July 23, 2017

Time to give up on politics?

Politics have, unfortunately, been part of my life for too long.

I covered elections as a newspaperman, starting with local ones while working for The Floyd Press as a high school student, then state and national ones as a reporter for The Roanoke Times in the last 60s.

Coverage of elections and actions by governmental bodies continued during my 12 years as a reporter and photographer for The Telegraph in Alton, Illinois, part of the St. Louis metro area.

Then I joined “the dark sitd” as a Congressional aide in 1981, first as a press secretary to one Congressman, a chief of staff to another and later as a committee “special assistant” to yet another.  Congressional work led to positions as a political operative for the National Republican Senatorial Committee, the National Republican Congressional Committee, the Republican National Committee and, finally, as Vice President for Political Programs for the National Association of Realtors.

My operations at the Realtors ran the association’s Political Action Committee, then the nation’s largest.

After more than a dozen years of political operations, I walked away from politics from the inside and returned to journalism to cover the often-questionable actions of those I once served.  I also started a national political news web site, Capitol Hill Blue, which today is 22 years old and ranks as the oldest continually-published political news operation on the Internet.

Capitol Hill Blue came along when news operations had, for the most part, no yet discovered the Internet.  It began publishing on Oct. 1, 1994.  Nandonet, operated by the Raleigh News & Observer, was also on line but that was just about it and its initial focus was not politics.  McClatchy Newspapers bought the service in 1995 and discontinued it in 2003.  Capitol Hill Blue was nine years old by then and continued.

The Washington Post featured CHB in a roundup of web sites early on, calling it a “must read for politics.” The New York Times media writer Felicity Barringer profiled the site on March 8, 1999, noting:

It became clear last week that journalists in some corners of the mainstream press check in with Capitol Hill Blue. Last Monday, for the first time, The Hotline, the capital’s most widely used daily electronic tip sheet, used material from Capitol Hill Blue and a liberal site called American Politics. Hotline is a summary of all things political, from newspaper coverage of candidates to the most recent polling data.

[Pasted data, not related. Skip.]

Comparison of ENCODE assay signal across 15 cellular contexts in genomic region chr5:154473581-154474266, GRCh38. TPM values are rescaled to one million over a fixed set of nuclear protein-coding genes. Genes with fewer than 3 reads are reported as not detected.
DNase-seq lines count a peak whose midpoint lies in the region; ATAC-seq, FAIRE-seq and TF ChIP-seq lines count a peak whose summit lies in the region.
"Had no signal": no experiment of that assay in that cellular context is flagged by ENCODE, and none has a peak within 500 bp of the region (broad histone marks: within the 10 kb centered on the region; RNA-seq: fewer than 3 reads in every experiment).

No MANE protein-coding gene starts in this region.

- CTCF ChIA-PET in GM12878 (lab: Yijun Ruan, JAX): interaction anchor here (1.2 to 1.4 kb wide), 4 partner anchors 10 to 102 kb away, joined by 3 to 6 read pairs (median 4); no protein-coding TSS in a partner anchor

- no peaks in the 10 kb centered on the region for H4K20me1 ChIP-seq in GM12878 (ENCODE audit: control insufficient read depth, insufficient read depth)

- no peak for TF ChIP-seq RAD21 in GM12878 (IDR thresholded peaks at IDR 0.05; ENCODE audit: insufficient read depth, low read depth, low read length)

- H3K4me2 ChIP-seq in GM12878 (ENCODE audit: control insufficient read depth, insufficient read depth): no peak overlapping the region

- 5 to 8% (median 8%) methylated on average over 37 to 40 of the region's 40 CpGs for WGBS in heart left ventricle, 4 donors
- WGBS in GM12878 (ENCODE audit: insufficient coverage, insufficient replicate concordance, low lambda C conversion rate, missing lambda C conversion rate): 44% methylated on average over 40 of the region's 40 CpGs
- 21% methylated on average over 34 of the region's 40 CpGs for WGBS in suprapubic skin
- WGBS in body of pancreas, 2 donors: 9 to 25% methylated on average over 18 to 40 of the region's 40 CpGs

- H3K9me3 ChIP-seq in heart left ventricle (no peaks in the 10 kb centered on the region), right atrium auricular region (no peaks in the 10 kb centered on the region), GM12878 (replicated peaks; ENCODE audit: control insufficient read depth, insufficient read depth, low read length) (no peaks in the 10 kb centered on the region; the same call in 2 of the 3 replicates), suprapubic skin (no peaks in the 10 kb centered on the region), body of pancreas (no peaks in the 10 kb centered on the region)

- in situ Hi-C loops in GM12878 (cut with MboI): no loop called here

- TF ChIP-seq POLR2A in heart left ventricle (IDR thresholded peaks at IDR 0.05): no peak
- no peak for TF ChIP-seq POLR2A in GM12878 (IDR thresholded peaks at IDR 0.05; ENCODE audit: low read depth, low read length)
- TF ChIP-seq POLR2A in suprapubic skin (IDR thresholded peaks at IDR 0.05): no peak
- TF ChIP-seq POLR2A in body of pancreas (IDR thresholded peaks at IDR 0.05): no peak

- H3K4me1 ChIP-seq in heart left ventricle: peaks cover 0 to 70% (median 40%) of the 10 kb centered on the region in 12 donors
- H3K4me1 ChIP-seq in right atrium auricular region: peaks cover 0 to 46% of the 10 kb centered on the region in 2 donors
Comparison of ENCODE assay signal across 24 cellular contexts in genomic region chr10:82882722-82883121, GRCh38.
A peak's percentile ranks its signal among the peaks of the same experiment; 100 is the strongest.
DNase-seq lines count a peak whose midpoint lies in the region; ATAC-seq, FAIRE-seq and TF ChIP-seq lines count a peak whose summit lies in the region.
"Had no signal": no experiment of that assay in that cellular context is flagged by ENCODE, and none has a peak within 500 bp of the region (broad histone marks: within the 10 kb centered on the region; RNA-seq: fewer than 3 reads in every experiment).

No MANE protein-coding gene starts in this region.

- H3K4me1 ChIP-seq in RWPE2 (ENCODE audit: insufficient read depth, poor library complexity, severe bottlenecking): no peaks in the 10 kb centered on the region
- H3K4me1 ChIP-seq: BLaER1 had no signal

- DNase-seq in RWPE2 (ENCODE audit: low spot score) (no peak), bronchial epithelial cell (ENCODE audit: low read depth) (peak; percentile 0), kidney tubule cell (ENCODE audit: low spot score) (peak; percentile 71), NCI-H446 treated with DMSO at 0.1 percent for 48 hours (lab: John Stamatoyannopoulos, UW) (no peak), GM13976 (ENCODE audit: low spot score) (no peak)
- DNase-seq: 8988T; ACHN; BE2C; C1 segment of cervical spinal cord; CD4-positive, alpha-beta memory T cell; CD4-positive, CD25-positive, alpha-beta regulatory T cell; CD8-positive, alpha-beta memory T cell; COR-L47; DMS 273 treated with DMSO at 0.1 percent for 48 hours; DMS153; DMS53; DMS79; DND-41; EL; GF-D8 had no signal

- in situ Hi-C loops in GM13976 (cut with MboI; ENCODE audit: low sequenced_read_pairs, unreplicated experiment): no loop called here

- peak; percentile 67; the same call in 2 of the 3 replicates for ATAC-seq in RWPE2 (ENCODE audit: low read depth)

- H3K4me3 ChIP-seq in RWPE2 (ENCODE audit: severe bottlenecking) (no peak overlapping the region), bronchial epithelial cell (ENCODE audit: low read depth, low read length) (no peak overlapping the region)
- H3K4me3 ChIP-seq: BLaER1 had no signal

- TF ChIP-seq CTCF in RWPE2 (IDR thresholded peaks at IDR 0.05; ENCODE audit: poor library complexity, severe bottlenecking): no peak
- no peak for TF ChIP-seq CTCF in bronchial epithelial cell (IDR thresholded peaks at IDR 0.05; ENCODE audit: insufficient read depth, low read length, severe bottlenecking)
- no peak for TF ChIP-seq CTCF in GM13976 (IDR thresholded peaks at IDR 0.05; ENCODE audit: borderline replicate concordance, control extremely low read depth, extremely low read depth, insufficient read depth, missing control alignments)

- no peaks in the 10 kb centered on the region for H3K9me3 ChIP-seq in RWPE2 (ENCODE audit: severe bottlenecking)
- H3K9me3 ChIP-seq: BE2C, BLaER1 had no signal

The site rode high with exclusives on President Clinton’s many dalliances, including an English woman who came forward about an alleged rape when he was a Rhodes Scholar.

We were among the first to uncover that President George W. Bush lied in his claims of “weapons of mass destruction” that were used as a justification for the invasion of Iraq in Desert Storm.  The weapons were never found because they never existed.

We also fell flat on our face when an often-quoted source who claimed to be a former campaign operative for Ronald Reagan turned out to be a phony.  We apologized and move on.  Another story used sources who claimed Bush called the Constitution just a “goddamned piece of paper.”  Turned out the sources were not in the meeting where they claimed they heard him say that but had heard it from someone else, could not be located.  Our mistake and we had to eat a lot of humble pie.

Still the stories CHB published since 1994 number in the many thousands and the ones we learned were wrong was less than one tenth of one percent.  A low figure by many standards but still too many for my taste.

I tried to walk away from CHB shortly after leaving Washington and moving back to Floyd in 1994 but those who “bought” the operation could not come up with the purchase price and I remained as founder, publisher and columnist.

On a good day, a little more than 200,000 readers visit Capitol Hill Blue and reader interest has increased since the election of Donald Trump as the controversial President of the United States.

Trump obviously generates news but he also wears down those who try and get to the truth behind all of his bluster, grandiose claims and lies.  I find dealing with his administration tiring.

CHB turns 23 on October 1 of this year.  I’ve thought a lot lately about the future of the site.  The Internet is overrun with sites that proclaim to report “the news.”  Many have been identified as “fake news” operations but such sites thrive in a society that is both gullible and ignorant and I feel American voters are both.

I also turn age 70 in December of this year.  Maintaining CHB requires getting up around 0500 each morning and working in my studio for four or give yours to help keep the site updated.  During the day, I am contacted for decisions on placement and play for new stories that erupt during the day.

I’d rather be riding my Harley, photographing high school sports and documenting the musical heritage of Southwestern Virginia — my three favorite past times now.

Perhaps it is time to grow up and decide what I want to do with the rest of my life.

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